Jakob Nielsen in 1997 wrote that users on the web don’t read. That is a myth that held up in the last decade, but he was right in that a lot of us only skim most of what we open.
You have to be prepared that this will happen to your email too.
*This is how much time you get – a few seconds mostly. (via. ** *MovableInk)
Copy or template first?
Design should always follow content: you should create visuals to emphasize the most important elements of your copy. But how can you do that if you want to create email templates for a campaign?
You should first draw up a draft of your copy. Decide if you want a longer or short one depending on the complexity of your offer.
Use headlines and sub-headlines that catch the attention: make them easy to read and spot, so skimmers can know what each piece of text is about and read more if they want to.
In email you should use the minimum amount of distracting images and graphics, but in this case you can use them to direct attention more effectively – for example with a simple arrow that guides the reader through the most important message and points to the CTA.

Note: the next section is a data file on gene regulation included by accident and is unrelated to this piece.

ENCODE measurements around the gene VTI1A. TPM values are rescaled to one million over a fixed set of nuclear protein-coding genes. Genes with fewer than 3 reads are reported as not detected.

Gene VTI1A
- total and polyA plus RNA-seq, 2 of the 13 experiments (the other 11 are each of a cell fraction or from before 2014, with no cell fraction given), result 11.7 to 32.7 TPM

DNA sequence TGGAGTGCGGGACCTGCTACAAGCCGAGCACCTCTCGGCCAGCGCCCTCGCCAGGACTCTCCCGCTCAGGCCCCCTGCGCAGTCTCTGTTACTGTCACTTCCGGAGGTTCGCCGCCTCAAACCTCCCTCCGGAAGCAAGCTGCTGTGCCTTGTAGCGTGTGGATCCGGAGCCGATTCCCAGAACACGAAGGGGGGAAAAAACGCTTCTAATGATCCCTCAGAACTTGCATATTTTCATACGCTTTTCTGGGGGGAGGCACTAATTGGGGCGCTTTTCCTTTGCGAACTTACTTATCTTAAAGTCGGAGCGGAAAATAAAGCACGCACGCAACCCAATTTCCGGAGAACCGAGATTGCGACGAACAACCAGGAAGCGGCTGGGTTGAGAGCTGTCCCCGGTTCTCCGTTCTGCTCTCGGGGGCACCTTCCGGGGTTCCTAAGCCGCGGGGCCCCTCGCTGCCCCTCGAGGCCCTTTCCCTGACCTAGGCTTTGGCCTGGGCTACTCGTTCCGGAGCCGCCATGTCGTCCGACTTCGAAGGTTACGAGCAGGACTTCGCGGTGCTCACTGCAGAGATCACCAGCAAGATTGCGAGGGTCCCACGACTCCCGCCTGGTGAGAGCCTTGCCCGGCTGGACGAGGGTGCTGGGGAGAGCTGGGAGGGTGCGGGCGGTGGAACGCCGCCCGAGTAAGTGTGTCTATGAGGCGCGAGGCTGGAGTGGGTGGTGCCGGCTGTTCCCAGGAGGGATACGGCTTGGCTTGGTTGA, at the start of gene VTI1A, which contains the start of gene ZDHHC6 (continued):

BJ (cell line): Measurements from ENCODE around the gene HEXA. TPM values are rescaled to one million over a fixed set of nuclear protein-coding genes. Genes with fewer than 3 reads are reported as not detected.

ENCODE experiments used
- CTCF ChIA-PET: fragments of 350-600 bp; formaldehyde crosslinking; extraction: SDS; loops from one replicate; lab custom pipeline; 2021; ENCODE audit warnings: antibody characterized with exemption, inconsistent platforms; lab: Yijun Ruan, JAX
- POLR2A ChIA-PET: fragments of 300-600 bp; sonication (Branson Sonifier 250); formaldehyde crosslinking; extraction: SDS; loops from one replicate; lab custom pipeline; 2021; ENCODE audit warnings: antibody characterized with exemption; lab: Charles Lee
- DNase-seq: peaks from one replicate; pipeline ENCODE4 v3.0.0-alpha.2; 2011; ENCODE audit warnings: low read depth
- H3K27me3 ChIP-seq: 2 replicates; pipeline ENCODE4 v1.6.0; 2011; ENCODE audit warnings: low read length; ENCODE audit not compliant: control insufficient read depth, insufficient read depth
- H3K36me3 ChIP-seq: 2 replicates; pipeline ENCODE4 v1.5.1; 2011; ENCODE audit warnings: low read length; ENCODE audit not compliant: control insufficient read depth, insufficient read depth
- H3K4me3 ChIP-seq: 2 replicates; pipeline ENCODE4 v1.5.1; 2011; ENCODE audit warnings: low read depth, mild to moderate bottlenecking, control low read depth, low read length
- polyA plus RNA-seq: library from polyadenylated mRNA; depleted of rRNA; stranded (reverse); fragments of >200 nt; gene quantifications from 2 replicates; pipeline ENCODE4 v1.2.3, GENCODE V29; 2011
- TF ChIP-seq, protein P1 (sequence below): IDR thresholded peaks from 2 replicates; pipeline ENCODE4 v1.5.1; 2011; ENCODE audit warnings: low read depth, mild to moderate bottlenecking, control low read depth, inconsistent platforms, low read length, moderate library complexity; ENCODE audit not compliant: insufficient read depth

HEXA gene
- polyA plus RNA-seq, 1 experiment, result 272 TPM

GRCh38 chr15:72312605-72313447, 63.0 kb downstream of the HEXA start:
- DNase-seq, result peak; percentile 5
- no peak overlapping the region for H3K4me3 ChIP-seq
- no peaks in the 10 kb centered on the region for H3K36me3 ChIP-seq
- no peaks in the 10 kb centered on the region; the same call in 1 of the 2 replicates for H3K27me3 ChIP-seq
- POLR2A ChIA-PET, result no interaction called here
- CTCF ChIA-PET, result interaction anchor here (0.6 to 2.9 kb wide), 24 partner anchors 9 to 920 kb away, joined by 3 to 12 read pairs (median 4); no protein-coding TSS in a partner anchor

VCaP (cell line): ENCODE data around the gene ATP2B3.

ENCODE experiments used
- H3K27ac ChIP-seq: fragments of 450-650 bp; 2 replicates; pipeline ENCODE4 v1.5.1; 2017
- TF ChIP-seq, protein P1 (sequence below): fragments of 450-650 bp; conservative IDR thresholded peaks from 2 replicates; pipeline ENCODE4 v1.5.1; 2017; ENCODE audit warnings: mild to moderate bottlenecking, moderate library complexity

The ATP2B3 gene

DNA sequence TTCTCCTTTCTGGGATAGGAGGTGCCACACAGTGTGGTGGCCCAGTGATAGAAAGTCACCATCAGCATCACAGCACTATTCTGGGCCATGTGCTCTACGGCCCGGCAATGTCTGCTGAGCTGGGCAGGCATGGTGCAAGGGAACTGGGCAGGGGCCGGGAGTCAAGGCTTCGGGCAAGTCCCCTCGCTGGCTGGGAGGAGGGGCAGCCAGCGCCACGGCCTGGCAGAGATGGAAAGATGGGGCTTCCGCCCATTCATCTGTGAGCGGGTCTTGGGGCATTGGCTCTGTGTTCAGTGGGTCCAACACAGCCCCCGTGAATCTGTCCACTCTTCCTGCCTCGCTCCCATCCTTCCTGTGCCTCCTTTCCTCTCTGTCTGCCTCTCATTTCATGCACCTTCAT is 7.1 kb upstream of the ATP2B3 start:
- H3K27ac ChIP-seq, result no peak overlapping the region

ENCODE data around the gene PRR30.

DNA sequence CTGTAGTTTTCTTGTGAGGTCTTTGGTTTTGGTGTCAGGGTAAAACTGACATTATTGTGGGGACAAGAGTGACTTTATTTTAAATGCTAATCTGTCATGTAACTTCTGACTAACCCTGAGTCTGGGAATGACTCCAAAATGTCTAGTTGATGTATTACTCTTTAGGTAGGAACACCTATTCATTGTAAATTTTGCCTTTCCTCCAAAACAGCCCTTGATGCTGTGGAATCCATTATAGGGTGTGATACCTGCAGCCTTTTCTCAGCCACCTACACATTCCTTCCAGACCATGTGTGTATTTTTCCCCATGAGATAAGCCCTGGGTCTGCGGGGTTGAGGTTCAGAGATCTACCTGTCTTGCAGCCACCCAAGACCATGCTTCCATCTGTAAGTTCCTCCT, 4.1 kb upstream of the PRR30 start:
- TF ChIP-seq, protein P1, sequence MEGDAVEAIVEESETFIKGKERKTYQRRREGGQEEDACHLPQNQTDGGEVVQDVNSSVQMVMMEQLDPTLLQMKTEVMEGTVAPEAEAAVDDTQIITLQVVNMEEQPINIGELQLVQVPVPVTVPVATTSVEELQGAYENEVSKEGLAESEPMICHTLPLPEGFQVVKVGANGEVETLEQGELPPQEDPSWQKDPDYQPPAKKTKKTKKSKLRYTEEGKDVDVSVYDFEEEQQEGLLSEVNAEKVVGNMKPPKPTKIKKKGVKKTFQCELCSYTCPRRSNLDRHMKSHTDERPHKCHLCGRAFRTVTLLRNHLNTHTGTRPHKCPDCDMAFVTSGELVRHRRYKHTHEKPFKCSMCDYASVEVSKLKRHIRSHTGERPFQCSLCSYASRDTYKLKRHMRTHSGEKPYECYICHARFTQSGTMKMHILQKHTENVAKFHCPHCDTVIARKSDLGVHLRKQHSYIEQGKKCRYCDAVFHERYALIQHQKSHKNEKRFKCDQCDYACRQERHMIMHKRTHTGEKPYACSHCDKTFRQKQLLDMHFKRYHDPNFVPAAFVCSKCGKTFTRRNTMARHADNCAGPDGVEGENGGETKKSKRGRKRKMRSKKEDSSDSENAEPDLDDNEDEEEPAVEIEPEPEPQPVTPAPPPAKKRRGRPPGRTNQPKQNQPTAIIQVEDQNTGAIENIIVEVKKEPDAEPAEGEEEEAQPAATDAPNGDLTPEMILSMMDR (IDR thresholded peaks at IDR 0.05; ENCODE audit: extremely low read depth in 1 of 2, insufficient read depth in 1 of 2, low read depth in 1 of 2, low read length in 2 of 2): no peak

Otherwise you should make sure the main points stand out, and you can use that by
- making the text larger, formatting it in a different way
- giving it a contrasting color
- using a typeface different from the main copy.
When you are ready with a template and with a test copy for it (which you can modify for other similar products or services), first test in on yourself. Your most important question should be:
Can you understand what the email is about in just under 5 seconds?
If not, because there are too many message points highlighted or too many distracting visual elements, go back and fine tune the template and make it simpler.
Most people will never read everything you write them, not even if they open the email and click through in the end. But that is not a problem as long you plan for it.